Child Care Centers Are Turning Away Families Due to Teacher Turnover

February 15, 2023 By Audrey Breen, audreybreen@virginia.edu Audrey Breen, audreybreen@virginia.edu

While teacher turnover is a longtime problem in child care, new data shows that since COVID-19 began, centers’ inability to keep or hire teachers has led many to turn families away.

“Teacher turnover before the pandemic was already an issue,” University of Virginia early childhood education expert Daphna Bassok said. “But since the onset of COVID, the magnitude of the problem has really grown.”

Bassok, Batten Bicentennial Associate Professor of Early Childhood Education at the School of Education and Human Development and Batten School of Leadership and Public Policy, is the associate director of the EdPolicyWorks research center and leads the Study of Early Education Through Partnerships. She said teacher shortages are so pronounced that early childhood education centers across the nation cannot serve the children and families they once did.

“It’s no longer just that turnover is compromising program quality,” Bassok said. “Center directors are saying they have to shut down classrooms or have long waitlists. The shortages and the teacher issues are so pronounced that centers literally cannot run. They can’t keep serving families that they would like to serve, because they can’t find people to work there.”

Studies published by Bassok and her team tell the story of the immense struggles to staff child care centers prior to and during the pandemic.  

Recent data from Virginia shows that two-thirds of the publicly funded child care sites reported turning families away due to staffing problems, and nearly half indicated they closed down classrooms. During the pandemic, 92% of those surveyed in Virginia reported difficulties staffing their sites.

“Our findings suggest that the children most in need of stable, engaging care and education are the ones most likely to access sites that are understaffed and struggling to meet families’ needs,” Bassok said.

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Child care teaching is low-paying, hard work and many child care teachers experience poverty. Bassok’s work shows that during the pandemic – a time when many employers like retail stores and fast-food restaurants were increasing wages – child care wages remained largely unchanged. Among child care teachers who remained, depression and food insecurity rose.

“Although many site leaders believe their teachers need higher wages, they cannot pay them without raising costs to levels families just cannot sustain,” Bassok said.

But there is good news on the horizon.

Bassok has long been working with both Louisiana and Virginia to support efforts to improve access to quality early childhood education. In the last few years, those efforts have increasingly focused on addressing workforce shortages.

“Our work now, especially in Virginia, is helping think through strategies to address this,” she said.

One of those strategies is a teacher-focused incentive program that pays qualifying teachers a one-time stipend. Last December, Bassok’s team published initial findings of the Teacher Recognition Program, a pilot program that offered early educators up to $1,500 if they continued teaching for longer than an eight-month period.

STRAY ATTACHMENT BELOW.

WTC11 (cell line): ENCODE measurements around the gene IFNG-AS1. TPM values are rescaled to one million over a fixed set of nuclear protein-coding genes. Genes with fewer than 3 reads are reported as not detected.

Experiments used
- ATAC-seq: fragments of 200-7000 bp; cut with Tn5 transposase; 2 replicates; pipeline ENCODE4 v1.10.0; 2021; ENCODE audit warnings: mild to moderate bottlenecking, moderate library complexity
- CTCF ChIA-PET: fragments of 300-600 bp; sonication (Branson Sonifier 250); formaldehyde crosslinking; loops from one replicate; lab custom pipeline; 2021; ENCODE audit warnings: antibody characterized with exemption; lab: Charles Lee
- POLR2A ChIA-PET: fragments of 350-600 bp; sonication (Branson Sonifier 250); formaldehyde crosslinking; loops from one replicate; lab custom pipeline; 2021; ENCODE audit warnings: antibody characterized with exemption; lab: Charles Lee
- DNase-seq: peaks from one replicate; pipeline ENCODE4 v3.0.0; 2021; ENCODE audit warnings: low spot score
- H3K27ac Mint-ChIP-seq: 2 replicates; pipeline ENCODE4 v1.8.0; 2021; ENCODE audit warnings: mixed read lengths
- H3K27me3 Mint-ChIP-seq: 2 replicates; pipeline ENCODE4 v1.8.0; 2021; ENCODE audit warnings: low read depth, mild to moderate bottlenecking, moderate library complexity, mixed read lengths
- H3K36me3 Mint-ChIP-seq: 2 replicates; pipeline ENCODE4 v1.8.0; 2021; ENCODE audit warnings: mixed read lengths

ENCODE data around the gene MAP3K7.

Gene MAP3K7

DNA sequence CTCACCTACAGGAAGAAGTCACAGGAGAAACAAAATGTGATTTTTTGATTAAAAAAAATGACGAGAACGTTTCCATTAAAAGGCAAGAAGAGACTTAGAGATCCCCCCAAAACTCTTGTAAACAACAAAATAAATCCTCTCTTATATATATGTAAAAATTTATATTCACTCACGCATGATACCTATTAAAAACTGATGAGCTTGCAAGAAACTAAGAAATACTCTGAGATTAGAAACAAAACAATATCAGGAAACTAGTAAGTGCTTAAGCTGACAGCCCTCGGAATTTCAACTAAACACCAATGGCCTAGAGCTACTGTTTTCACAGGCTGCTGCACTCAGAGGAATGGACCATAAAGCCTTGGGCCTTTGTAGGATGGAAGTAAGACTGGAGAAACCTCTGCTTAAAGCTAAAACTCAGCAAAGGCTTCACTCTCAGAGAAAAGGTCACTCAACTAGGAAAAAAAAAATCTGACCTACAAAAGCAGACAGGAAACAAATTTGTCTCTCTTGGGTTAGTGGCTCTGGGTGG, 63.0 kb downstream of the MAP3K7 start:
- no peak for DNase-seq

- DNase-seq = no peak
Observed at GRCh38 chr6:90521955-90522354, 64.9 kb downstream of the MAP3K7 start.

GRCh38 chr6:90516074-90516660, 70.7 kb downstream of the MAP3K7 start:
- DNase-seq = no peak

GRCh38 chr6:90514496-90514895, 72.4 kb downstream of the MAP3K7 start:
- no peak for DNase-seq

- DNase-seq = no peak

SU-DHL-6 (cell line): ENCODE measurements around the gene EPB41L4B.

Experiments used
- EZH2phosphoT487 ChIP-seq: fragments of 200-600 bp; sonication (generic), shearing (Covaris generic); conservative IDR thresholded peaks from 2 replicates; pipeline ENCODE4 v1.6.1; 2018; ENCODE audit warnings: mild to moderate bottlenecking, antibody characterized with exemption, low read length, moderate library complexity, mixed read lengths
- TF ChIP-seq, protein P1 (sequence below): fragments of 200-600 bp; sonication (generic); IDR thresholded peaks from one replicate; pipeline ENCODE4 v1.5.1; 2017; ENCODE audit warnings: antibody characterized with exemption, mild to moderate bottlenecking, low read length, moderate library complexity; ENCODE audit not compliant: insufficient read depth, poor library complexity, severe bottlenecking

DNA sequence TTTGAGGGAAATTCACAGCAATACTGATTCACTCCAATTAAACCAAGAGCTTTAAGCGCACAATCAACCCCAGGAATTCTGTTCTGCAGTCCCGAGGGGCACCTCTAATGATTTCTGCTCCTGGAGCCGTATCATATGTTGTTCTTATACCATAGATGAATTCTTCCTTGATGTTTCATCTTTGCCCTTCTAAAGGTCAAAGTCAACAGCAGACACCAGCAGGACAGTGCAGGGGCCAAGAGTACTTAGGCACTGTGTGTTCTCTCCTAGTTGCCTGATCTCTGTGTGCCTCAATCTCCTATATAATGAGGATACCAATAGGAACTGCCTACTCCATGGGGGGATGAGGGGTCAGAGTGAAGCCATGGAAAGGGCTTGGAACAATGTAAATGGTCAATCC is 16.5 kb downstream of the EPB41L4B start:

“What we found was that these incentives of just $1,500 cut teacher turnover in half in Northern Virginia, which was huge,” Bassok said.

Working closely with partners in Virginia like Jenna Conway, deputy superintendent in the Virginia Department of Education’s Division of Early Childhood Care and Education, Bassok’s research offered the evidence needed to expand the program. This year, all teachers in publicly funded programs are eligible, and this year, they’ll be eligible for $2,500. That number increases to $3,000 next year.

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Bassok’s study documenting the success of the Teacher Recognition Program, now called Recognize B5, got attention from outside Virginia, as well.

“The U.S. Treasury called it out in their report on financing of child care because it is a really clear piece of evidence,” Bassok said. “Policymakers are looking for ways to effectively spend COVID relief dollars to stabilize the early childhood workforce.”

This evidence is hopeful, but to date, many recent teacher incentive programs are paid for with funding related to federal COVID relief funds from the American Rescue Plan and those funds are set to expire. And that poses a second challenge.

“These incentives are meant to recognize the hard work of teachers and meant to stabilize the workforce,” Bassok explained. “They do seem to be effective, but we also recognize that they are not enough and do not create a sustainable funding source for a long-term solution.”

Virginia is one of the first places nationwide, along with Washington, D.C., and New Mexico, to try a new way of funding child care that aims to capture the true costs of compensating early educators.

But these are new policies just getting started and, according to Bassok, evaluating their impact long-term is critical. She and her team have just been awarded a four-year, $1.6 million grant from the U.S. Department of Health and Human Services to evaluate the impacts of Virginia’s compensation reforms on teacher wellbeing, teacher stability and improved access to quality child care.

“Without a doubt, teachers are the most important part of high-quality early care and education systems,” Bassok said. “Efforts to make larger, more sustained investments in this workforce are a critical step toward ensuring young children and families have the programs they need.”

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Audrey Breen

Senior Writer and Research Communications Strategist School of Education and Human Development